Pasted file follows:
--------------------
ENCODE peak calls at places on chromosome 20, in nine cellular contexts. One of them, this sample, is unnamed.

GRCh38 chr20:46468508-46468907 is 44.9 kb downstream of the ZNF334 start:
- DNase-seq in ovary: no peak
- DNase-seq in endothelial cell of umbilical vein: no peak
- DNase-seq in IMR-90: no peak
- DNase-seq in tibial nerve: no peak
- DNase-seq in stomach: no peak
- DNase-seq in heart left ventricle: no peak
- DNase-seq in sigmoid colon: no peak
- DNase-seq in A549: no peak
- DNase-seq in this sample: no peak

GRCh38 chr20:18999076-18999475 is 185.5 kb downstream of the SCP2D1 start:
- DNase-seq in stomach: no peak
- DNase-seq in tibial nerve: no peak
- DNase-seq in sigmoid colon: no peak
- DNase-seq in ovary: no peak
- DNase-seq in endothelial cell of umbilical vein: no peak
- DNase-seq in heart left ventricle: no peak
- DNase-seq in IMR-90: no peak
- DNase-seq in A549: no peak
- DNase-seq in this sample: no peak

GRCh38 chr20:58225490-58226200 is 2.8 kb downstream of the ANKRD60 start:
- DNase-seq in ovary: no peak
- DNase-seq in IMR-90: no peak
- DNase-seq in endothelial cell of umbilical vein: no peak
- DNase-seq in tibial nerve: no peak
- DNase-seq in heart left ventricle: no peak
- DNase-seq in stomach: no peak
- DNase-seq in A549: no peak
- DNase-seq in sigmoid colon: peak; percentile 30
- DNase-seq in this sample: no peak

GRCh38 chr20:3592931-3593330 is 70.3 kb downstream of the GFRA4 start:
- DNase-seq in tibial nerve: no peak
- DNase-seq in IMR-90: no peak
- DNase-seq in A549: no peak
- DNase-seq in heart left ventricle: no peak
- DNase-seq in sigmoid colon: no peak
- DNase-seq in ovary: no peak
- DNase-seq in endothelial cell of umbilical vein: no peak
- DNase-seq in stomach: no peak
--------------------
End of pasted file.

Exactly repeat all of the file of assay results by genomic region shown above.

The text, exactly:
ENCODE peak calls at places on chromosome 20, in nine cellular contexts. One of them, this sample, is unnamed.

GRCh38 chr20:46468508-46468907 is 44.9 kb downstream of the ZNF334 start:
- DNase-seq in ovary: no peak
- DNase-seq in endothelial cell of umbilical vein: no peak
- DNase-seq in IMR-90: no peak
- DNase-seq in tibial nerve: no peak
- DNase-seq in stomach: no peak
- DNase-seq in heart left ventricle: no peak
- DNase-seq in sigmoid colon: no peak
- DNase-seq in A549: no peak
- DNase-seq in this sample: no peak

GRCh38 chr20:18999076-18999475 is 185.5 kb downstream of the SCP2D1 start:
- DNase-seq in stomach: no peak
- DNase-seq in tibial nerve: no peak
- DNase-seq in sigmoid colon: no peak
- DNase-seq in ovary: no peak
- DNase-seq in endothelial cell of umbilical vein: no peak
- DNase-seq in heart left ventricle: no peak
- DNase-seq in IMR-90: no peak
- DNase-seq in A549: no peak
- DNase-seq in this sample: no peak

GRCh38 chr20:58225490-58226200 is 2.8 kb downstream of the ANKRD60 start:
- DNase-seq in ovary: no peak
- DNase-seq in IMR-90: no peak
- DNase-seq in endothelial cell of umbilical vein: no peak
- DNase-seq in tibial nerve: no peak
- DNase-seq in heart left ventricle: no peak
- DNase-seq in stomach: no peak
- DNase-seq in A549: no peak
- DNase-seq in sigmoid colon: peak; percentile 30
- DNase-seq in this sample: no peak

GRCh38 chr20:3592931-3593330 is 70.3 kb downstream of the GFRA4 start:
- DNase-seq in tibial nerve: no peak
- DNase-seq in IMR-90: no peak
- DNase-seq in A549: no peak
- DNase-seq in heart left ventricle: no peak
- DNase-seq in sigmoid colon: no peak
- DNase-seq in ovary: no peak
- DNase-seq in endothelial cell of umbilical vein: no peak
- DNase-seq in stomach: no peak